It’s hard to say whether the author’s even read Joy’s comments in context, since they seem like an understatement alongside the unflinching data in that same story: more than half of our recreational swimming spots are now hazardous to human health, our greenhouse gas emissions have increased per capita by nearly a quarter since the 1990 Kyoto protocols (which our government has now reneged on as a serious commitment), our score on the Yale University Environmental Performance Index has plummeted from first to fourteenth in just four years.
But none of this makes it into the Herald‘s tutting. Extraordinarily, it instead takes Joy – not, you know, the marketing board – to task for using the manipulative language of advertising. But wait, there’s more: Read the rest of this entry »
So it seems I’ve been quoted in an Atlantic piece about Jerusalem Post reporter Sharon Udasin’s ghoulish search for stressed pets in Tel Aviv as children literally die by the dozen in Gaza. (Apparently pet owners in Gaza are also welcome to contact her but they seem to be a little busy at the moment).
I can’t say I agree with the Atlantic’s take – “Animal stories are part of her beat and this particular story also ties into the biggest story in her country right now” – and in fact I’ve said as much to its author Dashiell Bennett. Here’s my response below. Read the rest of this entry »
Introducing Sharon Udasin, “Environment, Infrastructure and Agriculture Reporter at The Jerusalem Post. Columbia Journalism grad. UPenn grad.”
Does anyone have pets who are freaking out because of the rocket sirens? If so, please contact me today for a story. Thanks! #jpost
— Sharon Udasin (@sharonudasin) November 19, 2012
@sharonudasin As a fellow reporter, the fact you’d even consider an assignment like this disgusts me. Dozens dead & “How are people’s pets?”
The wheels of Justice Leveson grind slow but fine — and last week was no different as News Of The World ex-editor Colin Myler took the stand.
With nearly a decade’s worth of skullduggery to draw on, the senior judge’s inquiry into media ethics has always risked falling prone to the same sensationalism it set out to investigate: from high-profile victims’ statements to the Watergate-like machinations of Murdoch’s most trusted executives, media coverage has favoured individual scandals over the systemic intimidation of journalists that spurs them.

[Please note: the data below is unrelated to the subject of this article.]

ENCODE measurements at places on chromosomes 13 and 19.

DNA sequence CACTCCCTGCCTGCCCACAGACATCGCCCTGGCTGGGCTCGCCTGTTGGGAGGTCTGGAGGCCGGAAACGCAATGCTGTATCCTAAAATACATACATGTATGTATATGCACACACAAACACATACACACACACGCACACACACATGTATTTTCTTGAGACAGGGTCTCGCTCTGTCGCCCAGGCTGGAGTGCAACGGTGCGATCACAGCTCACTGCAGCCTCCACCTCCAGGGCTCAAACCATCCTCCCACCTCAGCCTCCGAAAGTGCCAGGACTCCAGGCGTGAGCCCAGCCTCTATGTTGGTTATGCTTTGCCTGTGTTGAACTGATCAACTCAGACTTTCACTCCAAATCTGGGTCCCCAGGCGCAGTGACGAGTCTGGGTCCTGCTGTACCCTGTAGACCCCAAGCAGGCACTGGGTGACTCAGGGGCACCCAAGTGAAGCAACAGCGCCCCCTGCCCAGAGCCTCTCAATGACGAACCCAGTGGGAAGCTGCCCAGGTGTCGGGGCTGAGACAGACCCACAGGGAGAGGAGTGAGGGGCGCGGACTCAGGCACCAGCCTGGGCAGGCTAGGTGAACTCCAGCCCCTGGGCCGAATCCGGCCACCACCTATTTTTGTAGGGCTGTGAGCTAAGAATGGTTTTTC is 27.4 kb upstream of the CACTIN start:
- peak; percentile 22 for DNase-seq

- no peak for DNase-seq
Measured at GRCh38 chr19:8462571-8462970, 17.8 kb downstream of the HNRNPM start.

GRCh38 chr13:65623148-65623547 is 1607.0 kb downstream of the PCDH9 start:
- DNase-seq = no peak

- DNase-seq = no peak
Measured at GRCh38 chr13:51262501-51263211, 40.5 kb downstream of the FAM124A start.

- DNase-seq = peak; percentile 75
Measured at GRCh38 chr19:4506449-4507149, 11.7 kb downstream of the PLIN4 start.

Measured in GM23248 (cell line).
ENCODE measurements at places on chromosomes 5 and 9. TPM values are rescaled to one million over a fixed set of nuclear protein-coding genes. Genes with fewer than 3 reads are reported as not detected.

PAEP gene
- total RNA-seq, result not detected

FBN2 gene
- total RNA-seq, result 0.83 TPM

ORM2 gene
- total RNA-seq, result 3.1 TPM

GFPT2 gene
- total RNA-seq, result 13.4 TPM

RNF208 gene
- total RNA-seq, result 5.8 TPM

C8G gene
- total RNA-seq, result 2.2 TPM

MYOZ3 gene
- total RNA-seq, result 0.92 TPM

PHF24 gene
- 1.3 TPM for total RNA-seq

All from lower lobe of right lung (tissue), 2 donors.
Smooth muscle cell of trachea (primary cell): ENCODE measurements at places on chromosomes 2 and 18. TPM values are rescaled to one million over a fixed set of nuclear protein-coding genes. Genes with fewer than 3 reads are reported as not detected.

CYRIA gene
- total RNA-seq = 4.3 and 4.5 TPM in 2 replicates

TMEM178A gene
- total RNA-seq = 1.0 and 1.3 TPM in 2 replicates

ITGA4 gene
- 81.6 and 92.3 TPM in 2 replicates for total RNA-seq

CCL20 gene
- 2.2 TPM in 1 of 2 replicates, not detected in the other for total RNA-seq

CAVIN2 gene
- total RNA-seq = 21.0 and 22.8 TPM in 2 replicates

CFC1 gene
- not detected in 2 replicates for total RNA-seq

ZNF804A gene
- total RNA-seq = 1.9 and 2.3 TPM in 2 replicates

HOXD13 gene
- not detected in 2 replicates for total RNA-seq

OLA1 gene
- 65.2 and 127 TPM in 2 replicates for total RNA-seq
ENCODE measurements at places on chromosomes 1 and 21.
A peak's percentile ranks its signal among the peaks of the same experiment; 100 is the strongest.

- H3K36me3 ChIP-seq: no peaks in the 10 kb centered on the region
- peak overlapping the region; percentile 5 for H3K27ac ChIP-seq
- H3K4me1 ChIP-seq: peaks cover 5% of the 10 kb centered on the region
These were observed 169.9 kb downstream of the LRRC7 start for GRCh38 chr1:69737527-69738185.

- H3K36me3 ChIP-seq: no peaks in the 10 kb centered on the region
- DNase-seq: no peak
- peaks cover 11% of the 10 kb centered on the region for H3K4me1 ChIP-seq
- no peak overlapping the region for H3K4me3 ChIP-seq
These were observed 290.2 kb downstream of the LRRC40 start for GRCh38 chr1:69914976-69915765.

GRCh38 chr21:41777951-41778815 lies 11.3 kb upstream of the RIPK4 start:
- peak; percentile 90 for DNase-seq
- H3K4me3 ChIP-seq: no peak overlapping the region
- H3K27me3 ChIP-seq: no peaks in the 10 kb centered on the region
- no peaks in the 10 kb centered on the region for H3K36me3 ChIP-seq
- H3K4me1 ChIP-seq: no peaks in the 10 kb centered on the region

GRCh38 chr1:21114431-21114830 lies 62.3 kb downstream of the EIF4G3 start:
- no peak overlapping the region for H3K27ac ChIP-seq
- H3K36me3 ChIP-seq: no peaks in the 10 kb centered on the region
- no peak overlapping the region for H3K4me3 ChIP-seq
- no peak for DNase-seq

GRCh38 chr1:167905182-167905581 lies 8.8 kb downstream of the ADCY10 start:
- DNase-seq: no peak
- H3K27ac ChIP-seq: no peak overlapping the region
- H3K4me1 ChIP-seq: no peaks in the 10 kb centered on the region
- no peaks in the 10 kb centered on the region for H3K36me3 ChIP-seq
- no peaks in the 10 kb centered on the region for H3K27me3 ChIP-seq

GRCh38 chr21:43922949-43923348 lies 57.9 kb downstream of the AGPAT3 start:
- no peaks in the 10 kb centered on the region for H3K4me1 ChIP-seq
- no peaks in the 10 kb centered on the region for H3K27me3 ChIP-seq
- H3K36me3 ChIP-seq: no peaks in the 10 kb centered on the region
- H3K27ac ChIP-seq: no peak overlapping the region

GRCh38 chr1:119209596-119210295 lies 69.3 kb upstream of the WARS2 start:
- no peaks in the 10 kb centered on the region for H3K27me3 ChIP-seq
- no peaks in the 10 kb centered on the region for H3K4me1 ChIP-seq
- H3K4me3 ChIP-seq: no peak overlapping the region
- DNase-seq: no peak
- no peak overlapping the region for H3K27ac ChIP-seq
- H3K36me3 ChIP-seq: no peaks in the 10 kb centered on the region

But with Myler in the spotlight, barrister Robert Jay plodded on with an even more vital investigation: the workaday world of today’s tabloid reporter. How, in the most literal sense, do these people live with themselves? Read the rest of this entry »
No big bloated essays for now – just a notice that I’ve been talking to Ryan of the Occupied Wall Street Journal about putting together an unofficial network of correspondents at occupations worldwide. In the same way that the papers are reflecting the issues in each individual community, a bit of international coverage would offer an unfiltered view of daily life in the camps.
I’m not camping full-time, nor would I expect anyone else to, but you would need to be visiting/camping at least 1-2 days a week and get along to the main events since the point is to source these stories from protesters on the ground. If you are living there full-time, even better.
And best of all would be if you’re covering an occupation in a non-English speaking country (or where English is not the language of choice). This is an international movement and it would be a shame if our readers didn’t hear about all the important things going on in Europe and Asia and the Middle East and Central America. Read the rest of this entry »